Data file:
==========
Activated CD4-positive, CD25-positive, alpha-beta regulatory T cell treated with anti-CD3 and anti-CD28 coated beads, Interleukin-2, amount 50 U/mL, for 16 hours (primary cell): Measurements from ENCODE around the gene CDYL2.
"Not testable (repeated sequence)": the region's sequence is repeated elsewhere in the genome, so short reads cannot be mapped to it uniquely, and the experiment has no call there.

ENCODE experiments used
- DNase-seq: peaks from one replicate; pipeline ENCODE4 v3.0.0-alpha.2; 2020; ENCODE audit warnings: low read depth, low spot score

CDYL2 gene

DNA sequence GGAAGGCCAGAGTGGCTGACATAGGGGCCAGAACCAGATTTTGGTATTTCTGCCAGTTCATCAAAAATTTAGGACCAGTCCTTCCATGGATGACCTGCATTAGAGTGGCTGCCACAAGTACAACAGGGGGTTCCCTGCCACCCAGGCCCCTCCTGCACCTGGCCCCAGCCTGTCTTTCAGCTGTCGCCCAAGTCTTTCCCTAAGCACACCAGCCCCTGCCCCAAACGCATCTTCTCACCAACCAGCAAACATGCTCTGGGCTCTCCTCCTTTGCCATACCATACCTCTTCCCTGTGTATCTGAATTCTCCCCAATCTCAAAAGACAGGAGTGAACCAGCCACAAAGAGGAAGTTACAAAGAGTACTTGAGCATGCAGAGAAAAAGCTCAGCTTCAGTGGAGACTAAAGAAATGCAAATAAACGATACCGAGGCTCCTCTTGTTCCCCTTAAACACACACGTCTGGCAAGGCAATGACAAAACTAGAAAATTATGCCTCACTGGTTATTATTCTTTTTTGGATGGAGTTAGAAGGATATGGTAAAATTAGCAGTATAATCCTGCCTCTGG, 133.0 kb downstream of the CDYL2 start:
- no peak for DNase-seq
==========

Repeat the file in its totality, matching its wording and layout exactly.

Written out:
Activated CD4-positive, CD25-positive, alpha-beta regulatory T cell treated with anti-CD3 and anti-CD28 coated beads, Interleukin-2, amount 50 U/mL, for 16 hours (primary cell): Measurements from ENCODE around the gene CDYL2.
"Not testable (repeated sequence)": the region's sequence is repeated elsewhere in the genome, so short reads cannot be mapped to it uniquely, and the experiment has no call there.

ENCODE experiments used
- DNase-seq: peaks from one replicate; pipeline ENCODE4 v3.0.0-alpha.2; 2020; ENCODE audit warnings: low read depth, low spot score

CDYL2 gene

DNA sequence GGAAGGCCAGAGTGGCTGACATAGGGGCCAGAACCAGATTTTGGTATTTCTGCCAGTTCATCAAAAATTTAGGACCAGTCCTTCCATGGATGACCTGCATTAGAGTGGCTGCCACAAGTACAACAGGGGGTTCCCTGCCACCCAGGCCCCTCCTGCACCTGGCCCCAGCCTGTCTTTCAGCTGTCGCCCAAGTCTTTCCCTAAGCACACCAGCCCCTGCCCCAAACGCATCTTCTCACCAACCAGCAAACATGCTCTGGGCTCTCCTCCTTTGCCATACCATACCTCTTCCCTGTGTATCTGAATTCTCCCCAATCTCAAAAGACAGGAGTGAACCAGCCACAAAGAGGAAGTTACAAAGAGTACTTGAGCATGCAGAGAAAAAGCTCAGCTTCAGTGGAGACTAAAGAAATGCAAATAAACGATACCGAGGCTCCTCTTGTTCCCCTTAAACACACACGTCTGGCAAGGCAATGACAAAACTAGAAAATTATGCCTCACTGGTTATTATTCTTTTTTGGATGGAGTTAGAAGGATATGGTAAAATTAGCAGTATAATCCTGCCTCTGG, 133.0 kb downstream of the CDYL2 start:
- no peak for DNase-seq